¡Feliz viernes a todos!
Don’t look now but we’ve already arrived in March! Three months into the new year and we are shifting from Black History to Herstory. As a starting point for the month, I thought it might be nice to open with a post that highlights many of the important Latin American women in history that could make their way into your classrooms this month! In this resource, Paola Capó-García collects brief histories of each of the several important women she introduces.
Aside from the ever popular Frida Kahlo and Sor Juana Inéz de la Cruz, whom we have discussed on the blog in years past, the featured resource also introduces less cited women in Latin American history, like Las Madres de la Plaza de Mayo. Tying into our theme of activism in Latin America, Las Madres were the women in Argentina during the “Dirty Wars” who protested the disappearance of their children and grandchildren in front of the presidential palace.
Perhaps class discussion could showcase how Latin American women in history have also played an important role in activism and the fight for human rights. Following this same thought, Capó-García presents the Mirabal Sisters, who were activists in their fight against the Trujillo administration in the Dominican Republic in the 1940s. The Mirabal Sisters are now commemorated with the International Day for the Elimination of Violence Against Women, which is November 25th and the day of the Sisters’ deaths.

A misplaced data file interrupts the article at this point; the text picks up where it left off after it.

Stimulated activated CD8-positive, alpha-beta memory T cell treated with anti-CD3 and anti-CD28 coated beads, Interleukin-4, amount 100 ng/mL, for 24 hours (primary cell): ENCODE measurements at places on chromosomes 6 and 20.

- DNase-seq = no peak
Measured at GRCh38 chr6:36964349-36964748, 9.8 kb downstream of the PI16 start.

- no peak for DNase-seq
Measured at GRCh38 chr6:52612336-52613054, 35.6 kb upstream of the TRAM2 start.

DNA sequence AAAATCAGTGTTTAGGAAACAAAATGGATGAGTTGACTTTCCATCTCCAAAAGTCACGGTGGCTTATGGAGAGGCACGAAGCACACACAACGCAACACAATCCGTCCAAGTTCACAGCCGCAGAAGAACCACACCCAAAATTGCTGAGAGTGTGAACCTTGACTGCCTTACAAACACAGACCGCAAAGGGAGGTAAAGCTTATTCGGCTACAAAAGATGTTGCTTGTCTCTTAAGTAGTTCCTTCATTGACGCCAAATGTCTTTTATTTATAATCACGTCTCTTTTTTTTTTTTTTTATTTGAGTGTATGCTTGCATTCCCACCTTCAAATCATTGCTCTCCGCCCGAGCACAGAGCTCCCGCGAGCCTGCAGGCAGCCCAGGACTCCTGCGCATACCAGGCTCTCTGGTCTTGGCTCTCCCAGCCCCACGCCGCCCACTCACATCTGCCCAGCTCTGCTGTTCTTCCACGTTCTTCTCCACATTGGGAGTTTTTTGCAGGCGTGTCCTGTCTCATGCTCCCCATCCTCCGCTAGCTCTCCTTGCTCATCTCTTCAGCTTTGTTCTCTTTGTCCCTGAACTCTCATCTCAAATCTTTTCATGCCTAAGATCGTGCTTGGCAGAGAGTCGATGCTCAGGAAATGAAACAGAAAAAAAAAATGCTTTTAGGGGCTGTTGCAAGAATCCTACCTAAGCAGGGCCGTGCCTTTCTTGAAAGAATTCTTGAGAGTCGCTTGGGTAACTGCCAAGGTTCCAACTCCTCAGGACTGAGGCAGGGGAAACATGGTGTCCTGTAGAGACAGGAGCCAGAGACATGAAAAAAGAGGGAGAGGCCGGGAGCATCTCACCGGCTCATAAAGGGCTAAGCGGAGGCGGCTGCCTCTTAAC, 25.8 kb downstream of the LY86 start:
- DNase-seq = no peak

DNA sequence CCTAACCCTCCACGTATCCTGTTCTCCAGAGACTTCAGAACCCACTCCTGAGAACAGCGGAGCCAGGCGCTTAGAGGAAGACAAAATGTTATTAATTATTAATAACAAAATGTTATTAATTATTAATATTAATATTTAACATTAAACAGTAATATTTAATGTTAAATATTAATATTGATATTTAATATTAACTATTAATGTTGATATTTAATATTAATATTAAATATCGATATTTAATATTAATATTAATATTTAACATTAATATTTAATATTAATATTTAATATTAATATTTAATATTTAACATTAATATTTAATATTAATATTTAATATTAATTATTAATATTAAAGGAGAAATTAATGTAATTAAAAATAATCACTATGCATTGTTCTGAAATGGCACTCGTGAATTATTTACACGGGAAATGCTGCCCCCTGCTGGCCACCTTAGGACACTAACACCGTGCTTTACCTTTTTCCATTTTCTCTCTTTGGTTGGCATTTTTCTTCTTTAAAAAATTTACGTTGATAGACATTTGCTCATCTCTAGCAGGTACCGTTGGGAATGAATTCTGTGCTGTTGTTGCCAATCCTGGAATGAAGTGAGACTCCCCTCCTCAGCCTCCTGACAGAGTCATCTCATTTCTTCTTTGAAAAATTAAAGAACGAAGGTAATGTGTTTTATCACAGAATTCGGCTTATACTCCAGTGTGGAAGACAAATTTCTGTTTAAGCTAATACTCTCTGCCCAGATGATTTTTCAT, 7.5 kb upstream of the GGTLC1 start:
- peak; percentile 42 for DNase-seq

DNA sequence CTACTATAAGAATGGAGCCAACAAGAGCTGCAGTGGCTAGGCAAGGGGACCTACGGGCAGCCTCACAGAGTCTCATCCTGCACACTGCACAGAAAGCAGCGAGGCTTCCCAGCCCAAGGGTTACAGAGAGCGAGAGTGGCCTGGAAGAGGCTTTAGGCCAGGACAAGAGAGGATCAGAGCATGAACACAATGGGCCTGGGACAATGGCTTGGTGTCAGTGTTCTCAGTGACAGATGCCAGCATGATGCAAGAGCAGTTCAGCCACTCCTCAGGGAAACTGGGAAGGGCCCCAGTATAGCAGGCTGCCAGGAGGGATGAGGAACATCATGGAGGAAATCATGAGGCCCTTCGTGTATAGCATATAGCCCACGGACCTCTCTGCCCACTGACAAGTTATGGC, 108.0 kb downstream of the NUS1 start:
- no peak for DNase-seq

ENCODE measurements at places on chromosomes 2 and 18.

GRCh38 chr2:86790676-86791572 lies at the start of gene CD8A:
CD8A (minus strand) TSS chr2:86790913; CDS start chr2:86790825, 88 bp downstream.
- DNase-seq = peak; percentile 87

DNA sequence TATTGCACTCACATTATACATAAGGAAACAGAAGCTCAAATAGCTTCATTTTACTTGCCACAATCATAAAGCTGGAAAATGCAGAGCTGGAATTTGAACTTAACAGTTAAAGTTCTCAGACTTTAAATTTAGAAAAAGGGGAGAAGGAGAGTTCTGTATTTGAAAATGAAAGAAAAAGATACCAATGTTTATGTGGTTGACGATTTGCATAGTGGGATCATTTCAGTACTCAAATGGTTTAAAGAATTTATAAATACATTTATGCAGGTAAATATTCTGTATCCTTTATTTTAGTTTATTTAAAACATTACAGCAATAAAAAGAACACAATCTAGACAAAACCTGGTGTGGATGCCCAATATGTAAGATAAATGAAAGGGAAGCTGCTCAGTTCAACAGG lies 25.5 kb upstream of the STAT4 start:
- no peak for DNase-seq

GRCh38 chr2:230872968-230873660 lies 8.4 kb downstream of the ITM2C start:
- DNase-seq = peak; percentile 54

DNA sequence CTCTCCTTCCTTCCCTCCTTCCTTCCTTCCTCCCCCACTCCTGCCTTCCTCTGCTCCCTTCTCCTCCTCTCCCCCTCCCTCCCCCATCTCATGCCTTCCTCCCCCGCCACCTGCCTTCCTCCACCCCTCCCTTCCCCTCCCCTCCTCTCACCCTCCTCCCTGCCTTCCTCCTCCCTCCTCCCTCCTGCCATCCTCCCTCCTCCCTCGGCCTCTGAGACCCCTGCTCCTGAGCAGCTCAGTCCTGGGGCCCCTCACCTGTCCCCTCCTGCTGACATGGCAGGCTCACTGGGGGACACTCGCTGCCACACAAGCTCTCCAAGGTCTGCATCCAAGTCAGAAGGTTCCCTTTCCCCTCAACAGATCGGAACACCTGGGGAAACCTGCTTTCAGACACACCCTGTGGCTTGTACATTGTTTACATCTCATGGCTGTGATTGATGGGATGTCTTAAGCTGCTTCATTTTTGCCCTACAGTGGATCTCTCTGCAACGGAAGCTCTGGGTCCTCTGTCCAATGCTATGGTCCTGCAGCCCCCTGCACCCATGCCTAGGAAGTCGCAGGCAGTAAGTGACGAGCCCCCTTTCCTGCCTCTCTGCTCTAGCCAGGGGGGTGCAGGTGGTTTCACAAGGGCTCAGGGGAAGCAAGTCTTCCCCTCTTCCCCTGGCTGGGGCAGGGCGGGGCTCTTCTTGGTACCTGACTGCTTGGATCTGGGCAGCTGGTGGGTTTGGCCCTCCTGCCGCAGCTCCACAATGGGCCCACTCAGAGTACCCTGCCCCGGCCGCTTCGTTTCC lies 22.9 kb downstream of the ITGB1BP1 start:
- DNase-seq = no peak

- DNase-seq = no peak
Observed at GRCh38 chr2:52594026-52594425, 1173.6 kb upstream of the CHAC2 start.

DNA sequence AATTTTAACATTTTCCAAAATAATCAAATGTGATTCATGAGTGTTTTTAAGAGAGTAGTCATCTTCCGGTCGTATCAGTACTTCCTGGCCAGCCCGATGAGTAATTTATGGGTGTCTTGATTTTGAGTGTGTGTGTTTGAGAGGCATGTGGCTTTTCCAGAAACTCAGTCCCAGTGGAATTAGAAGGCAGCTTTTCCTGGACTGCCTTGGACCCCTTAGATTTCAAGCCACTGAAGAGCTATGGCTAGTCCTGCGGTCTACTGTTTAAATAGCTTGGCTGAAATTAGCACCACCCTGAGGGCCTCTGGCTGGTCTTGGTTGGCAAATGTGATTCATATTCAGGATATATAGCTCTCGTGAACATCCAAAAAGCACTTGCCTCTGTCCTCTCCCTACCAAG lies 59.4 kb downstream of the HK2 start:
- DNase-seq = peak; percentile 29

Since Capó-García’s article gives introductory details on many examples of important Latin American women, from colonial history up to contemporary times, we suggest using it to highlight just how influential women have been in history, even though they tend to be left out of the overall discussion of history. We hope this resource can help facilitate greater class discussion on women in Latin American history and who they are.
With warmest wishes,
Image. Photo of Las Madres de la Plaza de Mayo. Retrieved from Las Madres y Las Abuelas.